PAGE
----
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For Women's Safety, We Need Women Police;
But Who Will Protect Them?
|by Renu Rakesh|
There were five stabs on her body - three on the neck and one on each breast. There were two gaping cuts on her head. Her fingers were chopped off and a bunch of hair was yanked out of her scalp. It was indeed the most brutal murder Rajasthan had seen in the recent past. Two policemen had raped and killed young constable Maya Yadav, 22, in a police guesthouse room at the Chechat police station in Kota district.
Yadav had finished her duty at 6.30 pm on September 29, 2010. She saw driver-constable Deshraj, 35, going to the market to fix the tyres of a police jeep. She wanted to pick up some groceries so she hitched a ride with him. After returning from the market around 7.30 pm, Yadav went to her room, 20 metres from the police station. In an hour, she reported back for wireless duty. Later, she retired for the day at 10 pm.
Meanwhile, Deshraj, who had left for night patrol with another constable, returned with liquor. He was joined by the police station cook, Tulsiram Rathore, 25, in a drinking session. The room they were drinking in was separated from Yadav's room by a small pantry and a toilet.
No one knows when the two drunk cops decided to kill Yadav in cold blood. The next morning, when she did not report for duty, a constable was sent to her room where her mutilated body was discovered. When the news spread around Chechat, the 700-year-old village was filled with outrage. A mob of 500 gathered outside the police station demanding the suspension of all the staff. Agitators turned violent and at least six policemen sustained injuries in stone pelting. Finally, tear gas had to be used to control the situation.
Chechat is a few kilometres from Khemaj, a small town on National Highway 12, between Kota and Jhalawar. Villagers agitated for two days before word reached Jaipur, the state capital. On October 2, Chechat Station House Officer (SHO) Amilal Chaudhary and sentry were suspended and the remaining staff was sent to the Lines. A "shocked" Chief Minister Ashok Gehlot took 48 hours to order a compensation of Rs 10,00,000 (US$1=Rs 44.3) and a government job to one member of Yadav's family.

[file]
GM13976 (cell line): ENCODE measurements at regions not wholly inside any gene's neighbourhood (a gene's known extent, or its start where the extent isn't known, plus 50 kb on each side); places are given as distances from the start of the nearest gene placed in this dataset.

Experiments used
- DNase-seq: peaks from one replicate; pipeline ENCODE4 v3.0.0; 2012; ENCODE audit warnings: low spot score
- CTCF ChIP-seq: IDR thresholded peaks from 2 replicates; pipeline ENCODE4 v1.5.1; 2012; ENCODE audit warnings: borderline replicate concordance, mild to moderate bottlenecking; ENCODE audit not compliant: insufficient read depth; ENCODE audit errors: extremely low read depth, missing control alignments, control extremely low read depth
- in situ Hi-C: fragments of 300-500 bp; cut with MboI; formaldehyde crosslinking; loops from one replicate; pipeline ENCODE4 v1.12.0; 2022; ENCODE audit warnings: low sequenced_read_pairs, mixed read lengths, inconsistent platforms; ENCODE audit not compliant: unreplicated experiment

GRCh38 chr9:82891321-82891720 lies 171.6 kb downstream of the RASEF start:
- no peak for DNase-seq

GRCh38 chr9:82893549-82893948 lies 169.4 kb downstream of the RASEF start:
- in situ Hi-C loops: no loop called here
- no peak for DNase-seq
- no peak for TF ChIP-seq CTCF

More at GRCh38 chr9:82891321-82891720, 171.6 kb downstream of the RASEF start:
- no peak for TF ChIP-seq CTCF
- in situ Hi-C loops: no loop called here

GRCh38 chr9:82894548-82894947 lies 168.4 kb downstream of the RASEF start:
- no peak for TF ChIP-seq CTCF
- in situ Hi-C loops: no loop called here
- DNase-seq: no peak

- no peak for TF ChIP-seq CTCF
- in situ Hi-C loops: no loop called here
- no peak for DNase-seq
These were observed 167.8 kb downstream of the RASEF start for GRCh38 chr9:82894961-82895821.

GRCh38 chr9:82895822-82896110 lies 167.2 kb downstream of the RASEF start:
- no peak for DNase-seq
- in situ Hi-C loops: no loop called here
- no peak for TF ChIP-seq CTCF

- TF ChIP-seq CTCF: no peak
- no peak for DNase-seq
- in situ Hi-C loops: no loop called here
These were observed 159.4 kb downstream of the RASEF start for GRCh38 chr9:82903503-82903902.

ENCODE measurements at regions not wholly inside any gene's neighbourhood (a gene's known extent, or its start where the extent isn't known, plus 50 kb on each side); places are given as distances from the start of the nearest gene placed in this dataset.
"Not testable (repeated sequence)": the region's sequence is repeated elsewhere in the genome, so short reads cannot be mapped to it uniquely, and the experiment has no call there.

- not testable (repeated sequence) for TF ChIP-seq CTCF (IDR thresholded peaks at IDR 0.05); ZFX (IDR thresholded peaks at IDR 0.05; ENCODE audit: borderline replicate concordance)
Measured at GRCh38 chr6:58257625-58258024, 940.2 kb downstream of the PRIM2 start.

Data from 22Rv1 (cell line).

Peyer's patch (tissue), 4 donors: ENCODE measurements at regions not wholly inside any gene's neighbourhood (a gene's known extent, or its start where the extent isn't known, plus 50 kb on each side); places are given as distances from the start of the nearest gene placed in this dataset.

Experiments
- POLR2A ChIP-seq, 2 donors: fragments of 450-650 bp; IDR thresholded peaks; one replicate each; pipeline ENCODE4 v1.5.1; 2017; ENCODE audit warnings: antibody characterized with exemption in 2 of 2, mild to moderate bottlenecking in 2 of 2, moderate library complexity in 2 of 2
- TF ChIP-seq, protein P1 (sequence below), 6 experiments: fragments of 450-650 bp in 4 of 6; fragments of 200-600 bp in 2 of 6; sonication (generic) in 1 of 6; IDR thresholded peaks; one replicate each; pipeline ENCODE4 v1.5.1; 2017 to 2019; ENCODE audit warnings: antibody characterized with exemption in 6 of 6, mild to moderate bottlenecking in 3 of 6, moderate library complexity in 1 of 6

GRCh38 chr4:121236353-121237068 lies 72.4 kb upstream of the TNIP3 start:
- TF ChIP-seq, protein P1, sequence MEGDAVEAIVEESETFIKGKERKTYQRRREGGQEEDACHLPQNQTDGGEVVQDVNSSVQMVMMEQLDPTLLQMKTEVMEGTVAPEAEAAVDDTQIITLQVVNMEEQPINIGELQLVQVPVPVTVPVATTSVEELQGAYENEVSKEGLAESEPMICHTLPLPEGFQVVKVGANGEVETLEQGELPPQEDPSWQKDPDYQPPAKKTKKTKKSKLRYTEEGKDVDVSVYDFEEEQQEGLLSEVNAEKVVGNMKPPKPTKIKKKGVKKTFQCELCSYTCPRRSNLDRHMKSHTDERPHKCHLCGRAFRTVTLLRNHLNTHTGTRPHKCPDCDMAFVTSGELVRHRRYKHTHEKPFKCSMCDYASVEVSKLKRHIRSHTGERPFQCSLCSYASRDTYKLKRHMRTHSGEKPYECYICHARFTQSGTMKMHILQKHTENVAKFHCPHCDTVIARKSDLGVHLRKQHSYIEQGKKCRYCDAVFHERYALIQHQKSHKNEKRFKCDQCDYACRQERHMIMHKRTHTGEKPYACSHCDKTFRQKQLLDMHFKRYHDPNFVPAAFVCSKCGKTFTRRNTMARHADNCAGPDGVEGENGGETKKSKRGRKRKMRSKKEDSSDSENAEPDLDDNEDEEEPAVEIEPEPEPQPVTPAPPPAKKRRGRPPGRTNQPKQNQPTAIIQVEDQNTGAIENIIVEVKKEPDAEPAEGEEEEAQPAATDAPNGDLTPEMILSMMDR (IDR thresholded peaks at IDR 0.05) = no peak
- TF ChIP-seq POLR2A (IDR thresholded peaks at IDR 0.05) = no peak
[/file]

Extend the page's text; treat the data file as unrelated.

The gruesome nature of the murder has ensured that it will not be forgotten for some time to come. But just six days later, on October 5 at around 7 pm, Pushpa Jat, a constable posted at the Jaitaran police station in Pali district, consumed sleeping pills when she failed to fend off the advances of the SHO. She was rushed to the hospital and then sent on 'medical leave'. There was no hue and cry in the village so the police could easily hush up the matter.
But cases like that of Yadav and Jat are not isolated ones. Sexual harassment of women constables at the workplace is increasing in the same proportion as their numbers in the force. Today, women constitute 5.6 per cent of Rajasthan's constabulary and this change has largely come about because of 30 per cent reservation for women in the recruitment of constables. Eventually women are expected to make up 30 per cent of the constabulary. This of course is a positive trend. The 'Safe Cities For Women & Girls' campaign's Bogota Declaration specifically called for and increase in the number of police officers, especially to attend to cases of violence against women and girls. The 'Safe Cities For Women & Girls' is an international campaign, which is partnering Jagori, a national women's resource centre, in India.